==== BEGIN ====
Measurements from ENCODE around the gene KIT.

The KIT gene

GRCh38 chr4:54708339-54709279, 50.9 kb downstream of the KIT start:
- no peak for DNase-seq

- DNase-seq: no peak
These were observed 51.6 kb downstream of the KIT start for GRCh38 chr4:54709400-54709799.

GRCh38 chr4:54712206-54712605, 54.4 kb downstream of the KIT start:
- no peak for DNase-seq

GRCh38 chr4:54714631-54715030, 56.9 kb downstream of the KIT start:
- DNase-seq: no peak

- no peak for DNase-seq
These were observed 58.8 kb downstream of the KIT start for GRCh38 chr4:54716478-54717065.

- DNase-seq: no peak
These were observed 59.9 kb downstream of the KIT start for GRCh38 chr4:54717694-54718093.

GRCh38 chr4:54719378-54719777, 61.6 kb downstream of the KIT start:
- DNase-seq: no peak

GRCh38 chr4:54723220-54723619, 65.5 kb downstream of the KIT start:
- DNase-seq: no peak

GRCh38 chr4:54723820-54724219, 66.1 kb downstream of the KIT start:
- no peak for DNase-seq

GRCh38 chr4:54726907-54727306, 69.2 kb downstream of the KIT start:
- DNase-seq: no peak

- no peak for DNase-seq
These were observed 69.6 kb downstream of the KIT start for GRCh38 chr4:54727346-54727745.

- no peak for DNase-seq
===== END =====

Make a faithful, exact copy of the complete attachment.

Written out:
Measurements from ENCODE around the gene KIT.

The KIT gene

GRCh38 chr4:54708339-54709279, 50.9 kb downstream of the KIT start:
- no peak for DNase-seq

- DNase-seq: no peak
These were observed 51.6 kb downstream of the KIT start for GRCh38 chr4:54709400-54709799.

GRCh38 chr4:54712206-54712605, 54.4 kb downstream of the KIT start:
- no peak for DNase-seq

GRCh38 chr4:54714631-54715030, 56.9 kb downstream of the KIT start:
- DNase-seq: no peak

- no peak for DNase-seq
These were observed 58.8 kb downstream of the KIT start for GRCh38 chr4:54716478-54717065.

- DNase-seq: no peak
These were observed 59.9 kb downstream of the KIT start for GRCh38 chr4:54717694-54718093.

GRCh38 chr4:54719378-54719777, 61.6 kb downstream of the KIT start:
- DNase-seq: no peak

GRCh38 chr4:54723220-54723619, 65.5 kb downstream of the KIT start:
- DNase-seq: no peak

GRCh38 chr4:54723820-54724219, 66.1 kb downstream of the KIT start:
- no peak for DNase-seq

GRCh38 chr4:54726907-54727306, 69.2 kb downstream of the KIT start:
- DNase-seq: no peak

- no peak for DNase-seq
These were observed 69.6 kb downstream of the KIT start for GRCh38 chr4:54727346-54727745.

- no peak for DNase-seq